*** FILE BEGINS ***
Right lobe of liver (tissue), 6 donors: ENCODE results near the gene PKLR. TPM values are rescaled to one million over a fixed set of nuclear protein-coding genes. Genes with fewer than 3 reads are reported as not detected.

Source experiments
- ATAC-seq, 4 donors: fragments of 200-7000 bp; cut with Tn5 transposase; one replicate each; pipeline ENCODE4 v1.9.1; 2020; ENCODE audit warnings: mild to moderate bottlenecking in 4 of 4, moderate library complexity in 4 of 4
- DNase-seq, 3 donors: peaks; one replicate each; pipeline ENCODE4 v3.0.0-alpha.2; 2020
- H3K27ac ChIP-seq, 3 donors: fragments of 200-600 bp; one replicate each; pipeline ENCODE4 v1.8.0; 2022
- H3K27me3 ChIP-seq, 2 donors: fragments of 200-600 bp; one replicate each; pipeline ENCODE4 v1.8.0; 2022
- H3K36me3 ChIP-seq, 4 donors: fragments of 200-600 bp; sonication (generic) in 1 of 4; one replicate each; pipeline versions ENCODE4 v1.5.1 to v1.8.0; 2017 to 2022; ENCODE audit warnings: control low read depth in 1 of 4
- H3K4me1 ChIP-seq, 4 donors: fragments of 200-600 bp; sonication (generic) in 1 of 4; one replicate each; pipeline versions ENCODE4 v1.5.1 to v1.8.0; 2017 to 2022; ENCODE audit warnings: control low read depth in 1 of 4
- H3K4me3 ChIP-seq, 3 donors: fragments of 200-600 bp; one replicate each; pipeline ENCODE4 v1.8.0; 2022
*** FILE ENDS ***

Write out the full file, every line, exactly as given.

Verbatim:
Right lobe of liver (tissue), 6 donors: ENCODE results near the gene PKLR. TPM values are rescaled to one million over a fixed set of nuclear protein-coding genes. Genes with fewer than 3 reads are reported as not detected.

Source experiments
- ATAC-seq, 4 donors: fragments of 200-7000 bp; cut with Tn5 transposase; one replicate each; pipeline ENCODE4 v1.9.1; 2020; ENCODE audit warnings: mild to moderate bottlenecking in 4 of 4, moderate library complexity in 4 of 4
- DNase-seq, 3 donors: peaks; one replicate each; pipeline ENCODE4 v3.0.0-alpha.2; 2020
- H3K27ac ChIP-seq, 3 donors: fragments of 200-600 bp; one replicate each; pipeline ENCODE4 v1.8.0; 2022
- H3K27me3 ChIP-seq, 2 donors: fragments of 200-600 bp; one replicate each; pipeline ENCODE4 v1.8.0; 2022
- H3K36me3 ChIP-seq, 4 donors: fragments of 200-600 bp; sonication (generic) in 1 of 4; one replicate each; pipeline versions ENCODE4 v1.5.1 to v1.8.0; 2017 to 2022; ENCODE audit warnings: control low read depth in 1 of 4
- H3K4me1 ChIP-seq, 4 donors: fragments of 200-600 bp; sonication (generic) in 1 of 4; one replicate each; pipeline versions ENCODE4 v1.5.1 to v1.8.0; 2017 to 2022; ENCODE audit warnings: control low read depth in 1 of 4
- H3K4me3 ChIP-seq, 3 donors: fragments of 200-600 bp; one replicate each; pipeline ENCODE4 v1.8.0; 2022